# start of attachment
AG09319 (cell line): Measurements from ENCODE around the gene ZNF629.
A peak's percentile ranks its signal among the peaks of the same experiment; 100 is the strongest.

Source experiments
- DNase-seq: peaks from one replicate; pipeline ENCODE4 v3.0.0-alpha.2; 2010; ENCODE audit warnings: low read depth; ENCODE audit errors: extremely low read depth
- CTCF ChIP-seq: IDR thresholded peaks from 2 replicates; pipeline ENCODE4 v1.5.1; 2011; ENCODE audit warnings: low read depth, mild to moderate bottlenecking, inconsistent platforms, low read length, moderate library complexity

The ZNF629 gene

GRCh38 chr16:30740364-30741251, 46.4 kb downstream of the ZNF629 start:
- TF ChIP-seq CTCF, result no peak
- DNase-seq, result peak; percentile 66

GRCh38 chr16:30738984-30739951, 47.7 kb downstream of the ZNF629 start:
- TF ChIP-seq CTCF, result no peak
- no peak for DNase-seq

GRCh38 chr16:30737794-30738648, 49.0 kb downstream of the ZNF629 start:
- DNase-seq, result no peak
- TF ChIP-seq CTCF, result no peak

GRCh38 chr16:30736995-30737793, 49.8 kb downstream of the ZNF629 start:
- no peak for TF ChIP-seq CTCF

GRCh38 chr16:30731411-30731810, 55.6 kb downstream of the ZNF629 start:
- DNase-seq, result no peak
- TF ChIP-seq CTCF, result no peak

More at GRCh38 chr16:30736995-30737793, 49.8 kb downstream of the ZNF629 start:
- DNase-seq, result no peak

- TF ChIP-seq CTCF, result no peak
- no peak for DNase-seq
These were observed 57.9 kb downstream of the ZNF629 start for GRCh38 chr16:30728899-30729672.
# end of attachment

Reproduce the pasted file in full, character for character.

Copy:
AG09319 (cell line): Measurements from ENCODE around the gene ZNF629.
A peak's percentile ranks its signal among the peaks of the same experiment; 100 is the strongest.

Source experiments
- DNase-seq: peaks from one replicate; pipeline ENCODE4 v3.0.0-alpha.2; 2010; ENCODE audit warnings: low read depth; ENCODE audit errors: extremely low read depth
- CTCF ChIP-seq: IDR thresholded peaks from 2 replicates; pipeline ENCODE4 v1.5.1; 2011; ENCODE audit warnings: low read depth, mild to moderate bottlenecking, inconsistent platforms, low read length, moderate library complexity

The ZNF629 gene

GRCh38 chr16:30740364-30741251, 46.4 kb downstream of the ZNF629 start:
- TF ChIP-seq CTCF, result no peak
- DNase-seq, result peak; percentile 66

GRCh38 chr16:30738984-30739951, 47.7 kb downstream of the ZNF629 start:
- TF ChIP-seq CTCF, result no peak
- no peak for DNase-seq

GRCh38 chr16:30737794-30738648, 49.0 kb downstream of the ZNF629 start:
- DNase-seq, result no peak
- TF ChIP-seq CTCF, result no peak

GRCh38 chr16:30736995-30737793, 49.8 kb downstream of the ZNF629 start:
- no peak for TF ChIP-seq CTCF

GRCh38 chr16:30731411-30731810, 55.6 kb downstream of the ZNF629 start:
- DNase-seq, result no peak
- TF ChIP-seq CTCF, result no peak

More at GRCh38 chr16:30736995-30737793, 49.8 kb downstream of the ZNF629 start:
- DNase-seq, result no peak

- TF ChIP-seq CTCF, result no peak
- no peak for DNase-seq
These were observed 57.9 kb downstream of the ZNF629 start for GRCh38 chr16:30728899-30729672.